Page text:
There may be a battle this holiday season in the world of home decorating centered simulation games. The Sims Mobile, Animal Crossing: Mobile Home Street are all either scheduled to, or are likely to have global launches before the end of 2017. They all offer, or are likely to offer in the case of Animal Crossing: Mobile, a casual game experience with a heavy emphasis on home building, decorating and social features. So before these games have their global launches, lets take a look at what’s shaping up to be an interesting battle between two gaming heavyweights and a relative newcomer. To start things off we have the underdog in this upcoming battle.
Saying that Home Street is a relatively unknown game compared to Animal Crossing: Mobile and The Sims Mobile is a massive understatement. The latter two games belong to renowned franchises that each are among the most popular in gaming and are handled by two of the biggest video game developers and publishers around. So how can a relatively unknown development studio like England’s SuperSolid compete with these heavyweights? In a word, experience.
The core team at SuperSolid is made up of veteran of early social gaming company PlayFish, which was acquired by Electronic Arts and later shut down. Playfish made The Sims Social, Pet Society, and Restaurant City, along with many other social games. While these titles may not ring any bells for gamers who spend most of their time on console / PC games, they will certainly be familiar to people who spent time on Facebook between 2008 and 2013. These were games that attracted millions of users every month. Many of the people that worked on these games went on to form SuperSolid.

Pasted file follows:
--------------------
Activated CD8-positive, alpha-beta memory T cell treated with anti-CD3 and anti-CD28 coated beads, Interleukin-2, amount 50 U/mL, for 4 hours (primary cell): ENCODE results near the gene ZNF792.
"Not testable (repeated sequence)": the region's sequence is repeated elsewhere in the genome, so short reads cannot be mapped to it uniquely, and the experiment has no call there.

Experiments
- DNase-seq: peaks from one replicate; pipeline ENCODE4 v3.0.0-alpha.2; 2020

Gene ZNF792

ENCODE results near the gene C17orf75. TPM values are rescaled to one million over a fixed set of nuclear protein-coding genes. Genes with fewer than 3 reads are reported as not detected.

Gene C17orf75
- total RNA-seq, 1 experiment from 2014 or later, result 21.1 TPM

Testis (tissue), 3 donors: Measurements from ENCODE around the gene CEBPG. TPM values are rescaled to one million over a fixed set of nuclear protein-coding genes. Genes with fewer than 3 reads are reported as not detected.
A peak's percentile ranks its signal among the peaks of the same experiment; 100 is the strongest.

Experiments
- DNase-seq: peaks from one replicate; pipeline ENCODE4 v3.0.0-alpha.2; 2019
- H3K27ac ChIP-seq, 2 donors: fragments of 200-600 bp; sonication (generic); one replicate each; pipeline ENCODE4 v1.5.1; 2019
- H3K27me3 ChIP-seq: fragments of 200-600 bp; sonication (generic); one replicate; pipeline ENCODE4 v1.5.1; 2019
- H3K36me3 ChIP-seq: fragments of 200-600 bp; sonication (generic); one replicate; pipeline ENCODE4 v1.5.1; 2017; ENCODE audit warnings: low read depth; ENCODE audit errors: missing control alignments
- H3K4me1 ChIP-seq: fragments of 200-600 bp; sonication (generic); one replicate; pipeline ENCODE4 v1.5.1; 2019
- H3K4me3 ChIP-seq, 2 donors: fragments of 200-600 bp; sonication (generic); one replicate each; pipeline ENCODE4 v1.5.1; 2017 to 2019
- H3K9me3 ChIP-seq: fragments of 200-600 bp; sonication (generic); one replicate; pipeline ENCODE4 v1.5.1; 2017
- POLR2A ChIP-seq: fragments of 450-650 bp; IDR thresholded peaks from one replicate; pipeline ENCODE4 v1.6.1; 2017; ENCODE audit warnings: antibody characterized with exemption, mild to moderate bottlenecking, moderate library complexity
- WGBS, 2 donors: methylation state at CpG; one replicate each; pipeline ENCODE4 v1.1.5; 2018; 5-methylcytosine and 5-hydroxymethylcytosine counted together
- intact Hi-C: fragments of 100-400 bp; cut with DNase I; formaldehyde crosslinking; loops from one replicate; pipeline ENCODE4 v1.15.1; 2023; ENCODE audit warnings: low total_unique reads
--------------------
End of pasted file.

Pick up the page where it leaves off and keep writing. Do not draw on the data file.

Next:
As a development studio, SuperSolid has released three games so far: Super Penguins, Adventure Town, and Food Street. Food Street and Super Penguins each have over 5 million downloads on Google Play alone. And now they are taking what they’ve learned from years at PlayFish and millions of downloads for their mobile titles and applying it to Home Street.
So what is Home Street? At first glance, it’s a Sims-like simulation game where players build and decorate their home. Look again, and you will see a lot of social elements and a game designed to get players hooked and turn them into willing Home Street evangelists. That is because social elements, timers and competition are tied into every part of the game. Players must craft items to complete tasks and earn money that can then be spent on upgrading their home. Tasks require items which take time to make and sometimes require players to be visited by friends. There are weekly competitions, neighborhoods (essentially guilds or clans), player to player markets, and more.
Home Street is now available world wide, after soft launch phase that included a head start for users in Canada nad parts of Southeast Asia. SuperSolid recently raised $4 million from a venture capital firm, which likely means they are getting ready invest in the promotion of Home Street when it has its global launch.